Guest post by Peter Worrall
I am being pulled through green hedgerows backwards. I have a rear-facing seat on the 14:42 from Exeter St. David’s to Plymouth. The Devonshire hills, the trees, the shrubbery and the grass are well watered and verdant. Life flourishes here. I once flourished here. I’m a Devon boy come home for the summer.
My Minnesotan wife sits opposite me. We have children of our own, but they are rooted in a different soil. We live in Chicago. It has been home for twenty years. It has flashes of white and green, but mostly the melting snow or the dry summer turns everything to gray. The gray and black towers of the city provide a sense of importance as I walk with the masses from the train to work each day. The illusion of Babel is that our tasks are monumental because we live in towering cities fashioned by our own hands. We venture to cities to get degrees, make a career, and develop a strained sense of self-importance. The city imprints identity on the many pilgrims who are drawn for work or study. The winds of progress blow us down the interstate and into the metropolis.
Creating various identities, I chased my dreams forward to Pakistan, Japan, and America. I became a missionary, a teacher, and a pastor. They call me a professor now, but I only lecture for nine months of the year. Over the long summer that label frays. I become more father, husband and son. All the sedimentary layers of achieving wash away. Underneath are green hills and overgrown hedgerows. Underneath is a blond boy in shorts, with a ruddy face whose joy is untampered by commitments, fears, and expectations. I’m pulled backwards to remember him and he looks quizzically into my eyes. Of all the many possible tracks I could have chosen, why did I choose the ones I did? God’s will? The love of fun? Fear? Too often fears hemmed me in. However, it is clear too that providence pulled me. I could not see, at the time, where I was going. However, now that my journey is half done I see design. This passage has been engineered.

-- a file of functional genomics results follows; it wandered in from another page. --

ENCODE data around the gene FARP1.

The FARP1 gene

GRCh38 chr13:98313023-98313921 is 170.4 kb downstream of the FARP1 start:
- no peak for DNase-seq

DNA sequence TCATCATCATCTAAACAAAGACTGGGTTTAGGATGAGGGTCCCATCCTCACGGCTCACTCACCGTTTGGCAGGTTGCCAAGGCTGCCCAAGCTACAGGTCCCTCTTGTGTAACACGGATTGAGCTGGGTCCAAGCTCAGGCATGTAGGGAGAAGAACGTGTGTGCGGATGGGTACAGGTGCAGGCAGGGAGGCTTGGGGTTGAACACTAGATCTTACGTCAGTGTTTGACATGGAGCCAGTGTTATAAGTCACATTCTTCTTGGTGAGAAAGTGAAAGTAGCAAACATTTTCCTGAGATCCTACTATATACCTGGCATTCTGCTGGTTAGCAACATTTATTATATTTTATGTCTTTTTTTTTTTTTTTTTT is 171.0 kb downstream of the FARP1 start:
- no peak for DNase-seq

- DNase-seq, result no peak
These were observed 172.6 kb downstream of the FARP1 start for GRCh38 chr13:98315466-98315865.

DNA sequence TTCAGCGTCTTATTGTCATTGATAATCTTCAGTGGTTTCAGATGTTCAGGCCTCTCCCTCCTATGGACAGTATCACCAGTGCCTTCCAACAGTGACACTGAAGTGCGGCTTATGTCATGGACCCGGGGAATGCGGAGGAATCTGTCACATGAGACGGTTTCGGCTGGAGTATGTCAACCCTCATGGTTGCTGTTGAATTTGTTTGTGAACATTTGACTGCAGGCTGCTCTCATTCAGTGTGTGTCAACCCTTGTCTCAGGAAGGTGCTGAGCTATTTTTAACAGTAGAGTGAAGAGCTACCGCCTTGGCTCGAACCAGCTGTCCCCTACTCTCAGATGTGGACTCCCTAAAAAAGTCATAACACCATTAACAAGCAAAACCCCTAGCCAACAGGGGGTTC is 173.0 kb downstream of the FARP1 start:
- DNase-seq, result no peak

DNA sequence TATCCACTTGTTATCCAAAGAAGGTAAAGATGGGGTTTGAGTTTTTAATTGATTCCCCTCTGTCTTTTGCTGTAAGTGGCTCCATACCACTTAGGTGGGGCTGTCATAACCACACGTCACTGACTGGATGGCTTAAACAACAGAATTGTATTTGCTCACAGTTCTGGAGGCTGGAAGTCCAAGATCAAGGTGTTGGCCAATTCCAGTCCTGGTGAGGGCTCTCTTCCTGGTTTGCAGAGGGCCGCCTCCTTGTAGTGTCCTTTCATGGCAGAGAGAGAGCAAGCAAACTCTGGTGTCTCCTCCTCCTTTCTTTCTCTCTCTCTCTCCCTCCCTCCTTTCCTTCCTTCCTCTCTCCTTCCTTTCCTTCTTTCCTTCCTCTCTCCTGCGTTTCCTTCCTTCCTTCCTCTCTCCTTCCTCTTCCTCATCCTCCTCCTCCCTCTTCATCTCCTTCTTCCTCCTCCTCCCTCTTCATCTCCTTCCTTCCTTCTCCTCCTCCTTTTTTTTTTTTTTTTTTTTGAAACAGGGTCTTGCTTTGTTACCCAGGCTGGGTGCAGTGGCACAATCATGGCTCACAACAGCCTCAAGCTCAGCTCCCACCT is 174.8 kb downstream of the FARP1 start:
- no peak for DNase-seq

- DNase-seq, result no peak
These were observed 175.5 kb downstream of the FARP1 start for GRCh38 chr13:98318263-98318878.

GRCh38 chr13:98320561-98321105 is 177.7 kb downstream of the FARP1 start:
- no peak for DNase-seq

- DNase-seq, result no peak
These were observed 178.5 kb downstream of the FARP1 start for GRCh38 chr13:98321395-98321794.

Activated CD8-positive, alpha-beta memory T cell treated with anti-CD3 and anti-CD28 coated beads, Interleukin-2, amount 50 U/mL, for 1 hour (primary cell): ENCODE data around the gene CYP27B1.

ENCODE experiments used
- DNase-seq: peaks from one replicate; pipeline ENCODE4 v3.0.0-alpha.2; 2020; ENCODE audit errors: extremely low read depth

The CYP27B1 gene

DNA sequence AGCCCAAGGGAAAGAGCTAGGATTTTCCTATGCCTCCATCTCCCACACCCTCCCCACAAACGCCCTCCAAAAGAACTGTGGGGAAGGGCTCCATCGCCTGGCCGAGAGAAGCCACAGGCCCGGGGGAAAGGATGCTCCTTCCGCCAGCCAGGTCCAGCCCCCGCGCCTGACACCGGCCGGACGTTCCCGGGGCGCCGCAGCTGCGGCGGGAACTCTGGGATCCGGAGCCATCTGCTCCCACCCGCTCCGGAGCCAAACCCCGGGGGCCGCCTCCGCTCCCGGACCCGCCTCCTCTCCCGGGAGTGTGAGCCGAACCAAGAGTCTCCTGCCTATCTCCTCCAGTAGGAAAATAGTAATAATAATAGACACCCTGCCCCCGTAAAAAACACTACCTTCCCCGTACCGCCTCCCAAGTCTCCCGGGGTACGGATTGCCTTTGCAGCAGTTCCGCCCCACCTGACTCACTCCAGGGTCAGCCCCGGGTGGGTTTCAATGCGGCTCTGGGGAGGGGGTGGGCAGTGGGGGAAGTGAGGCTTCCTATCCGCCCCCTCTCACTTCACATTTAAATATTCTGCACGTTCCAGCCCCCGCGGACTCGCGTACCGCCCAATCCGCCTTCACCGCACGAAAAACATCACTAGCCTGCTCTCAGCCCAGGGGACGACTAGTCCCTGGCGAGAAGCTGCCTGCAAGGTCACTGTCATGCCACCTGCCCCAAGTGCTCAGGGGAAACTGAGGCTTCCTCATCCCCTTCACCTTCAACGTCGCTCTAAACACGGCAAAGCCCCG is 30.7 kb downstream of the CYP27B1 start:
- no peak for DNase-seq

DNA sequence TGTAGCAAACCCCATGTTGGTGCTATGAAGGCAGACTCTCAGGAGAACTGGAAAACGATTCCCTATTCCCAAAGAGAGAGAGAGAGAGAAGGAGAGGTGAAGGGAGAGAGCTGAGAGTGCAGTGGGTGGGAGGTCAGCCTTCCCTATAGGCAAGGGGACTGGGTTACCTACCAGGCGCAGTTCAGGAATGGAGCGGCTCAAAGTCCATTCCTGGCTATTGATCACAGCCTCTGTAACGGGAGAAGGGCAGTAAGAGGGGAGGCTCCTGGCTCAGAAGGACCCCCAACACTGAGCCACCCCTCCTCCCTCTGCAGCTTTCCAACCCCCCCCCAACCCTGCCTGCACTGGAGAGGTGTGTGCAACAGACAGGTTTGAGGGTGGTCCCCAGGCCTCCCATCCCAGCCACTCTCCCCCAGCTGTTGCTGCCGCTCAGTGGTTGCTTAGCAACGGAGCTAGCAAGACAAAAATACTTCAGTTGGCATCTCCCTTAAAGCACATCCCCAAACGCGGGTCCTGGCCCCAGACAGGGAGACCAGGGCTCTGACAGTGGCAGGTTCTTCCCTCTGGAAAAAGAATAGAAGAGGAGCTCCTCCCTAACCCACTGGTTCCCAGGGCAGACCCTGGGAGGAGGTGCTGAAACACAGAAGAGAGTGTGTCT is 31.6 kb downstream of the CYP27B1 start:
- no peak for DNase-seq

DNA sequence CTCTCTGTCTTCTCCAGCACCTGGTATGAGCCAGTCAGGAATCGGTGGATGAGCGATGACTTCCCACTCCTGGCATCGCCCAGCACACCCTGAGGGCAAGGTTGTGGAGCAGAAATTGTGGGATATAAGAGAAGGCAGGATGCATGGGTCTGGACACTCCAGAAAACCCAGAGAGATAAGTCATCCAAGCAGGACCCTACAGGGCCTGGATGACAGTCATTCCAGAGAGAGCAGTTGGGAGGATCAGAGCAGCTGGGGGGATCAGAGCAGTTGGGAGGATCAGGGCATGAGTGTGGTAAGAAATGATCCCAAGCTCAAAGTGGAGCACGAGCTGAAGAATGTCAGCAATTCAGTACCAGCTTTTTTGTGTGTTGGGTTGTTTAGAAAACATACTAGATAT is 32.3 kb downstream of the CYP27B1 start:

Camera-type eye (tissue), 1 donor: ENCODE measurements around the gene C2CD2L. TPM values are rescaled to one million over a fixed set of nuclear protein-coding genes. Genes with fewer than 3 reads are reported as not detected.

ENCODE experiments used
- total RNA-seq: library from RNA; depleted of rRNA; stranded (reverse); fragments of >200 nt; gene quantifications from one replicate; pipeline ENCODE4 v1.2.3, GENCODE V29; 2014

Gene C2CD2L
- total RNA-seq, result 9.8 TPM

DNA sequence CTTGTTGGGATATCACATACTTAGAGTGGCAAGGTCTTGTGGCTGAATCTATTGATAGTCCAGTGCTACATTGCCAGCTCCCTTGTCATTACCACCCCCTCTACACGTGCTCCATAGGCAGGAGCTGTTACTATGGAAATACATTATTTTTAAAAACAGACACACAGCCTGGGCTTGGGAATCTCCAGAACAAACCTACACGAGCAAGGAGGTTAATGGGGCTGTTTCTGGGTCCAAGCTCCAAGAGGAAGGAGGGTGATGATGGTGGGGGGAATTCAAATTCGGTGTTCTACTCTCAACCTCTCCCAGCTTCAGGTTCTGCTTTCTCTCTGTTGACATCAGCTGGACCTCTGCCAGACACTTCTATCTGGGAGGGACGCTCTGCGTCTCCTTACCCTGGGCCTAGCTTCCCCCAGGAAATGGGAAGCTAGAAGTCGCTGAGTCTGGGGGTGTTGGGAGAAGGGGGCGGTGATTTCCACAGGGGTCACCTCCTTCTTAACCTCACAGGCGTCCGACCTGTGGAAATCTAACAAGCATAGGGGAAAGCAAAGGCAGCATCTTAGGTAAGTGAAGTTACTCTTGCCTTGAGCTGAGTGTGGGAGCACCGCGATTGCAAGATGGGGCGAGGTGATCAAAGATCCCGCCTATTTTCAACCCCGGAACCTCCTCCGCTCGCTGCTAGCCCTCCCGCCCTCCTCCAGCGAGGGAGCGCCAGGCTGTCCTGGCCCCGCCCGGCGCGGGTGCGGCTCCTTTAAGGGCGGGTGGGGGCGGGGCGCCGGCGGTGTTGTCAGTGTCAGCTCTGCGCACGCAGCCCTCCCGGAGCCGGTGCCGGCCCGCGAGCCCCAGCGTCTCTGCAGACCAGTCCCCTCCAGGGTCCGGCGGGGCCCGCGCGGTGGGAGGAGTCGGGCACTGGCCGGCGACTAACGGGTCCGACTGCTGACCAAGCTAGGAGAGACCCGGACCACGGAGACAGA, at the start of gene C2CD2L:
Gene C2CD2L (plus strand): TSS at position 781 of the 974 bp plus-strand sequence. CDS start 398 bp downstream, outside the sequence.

Sheep wander the hills here and cattle ruminate without much interruption. Cows look up perplexed at humans rushing about with minds full of schemes. It is true the ancients told us to consider the ant for his industry, but man’s teacher also told us to consider the lily and the sparrow. They do not labour or toil, rather they rest in the provision of great abundance.
The generations who worked these patchwork fields are lost to me. Ivy, stinging nettles, and weeds cover the broken remains of ancient industry. Time covers up the past. Although people hear my accent and believe my true home is in America, I don’t belong in Chicago. I was rooted here in Devon, but I don’t belong here either. I am a tourist in my home. I am an alien in the country where I am a citizen – more in love with its beauty because of its absence.
I am a sojourner. I long for belonging that is deeper than the soil or the rocks or the magma. I long for a better home. I reach out for a firmer foundation. My wife opposite is a comfort, but what I see now tells me my journey is not complete. My wife foreshadows a greater union and each landscape speaks of something greater.
As I have traveled, each home succeeds in revealing something another home lacks. I resonate with the hobo who carries his belongings in bags from town to town. My father and I would spend whole summers backpacking in France. For the vagrant, each new home is a limitation or an enclosure. The unknown beyond each horizon often draws people onward. Our limited vision bids us move. The grass under the microscope draws us down and down into infinitesimal division and magnification. We wander to the top of our local hill and wander to the next. We invent ways to travel faster and farther – we leave the world and we look in awe at how small our planet is in the solar system and universe. We wonder how to cover the light years to Alpha Centauri.
When we rewind through meanderings and we’re pulled backward to our place of origin. It shows us a glimpse of all that we have left behind, all we have accomplished, and some of what we might be. But, it also leaves us with a sense of futility, a dose of humility, and the longing for a far off country from whose shores no-one ever returns.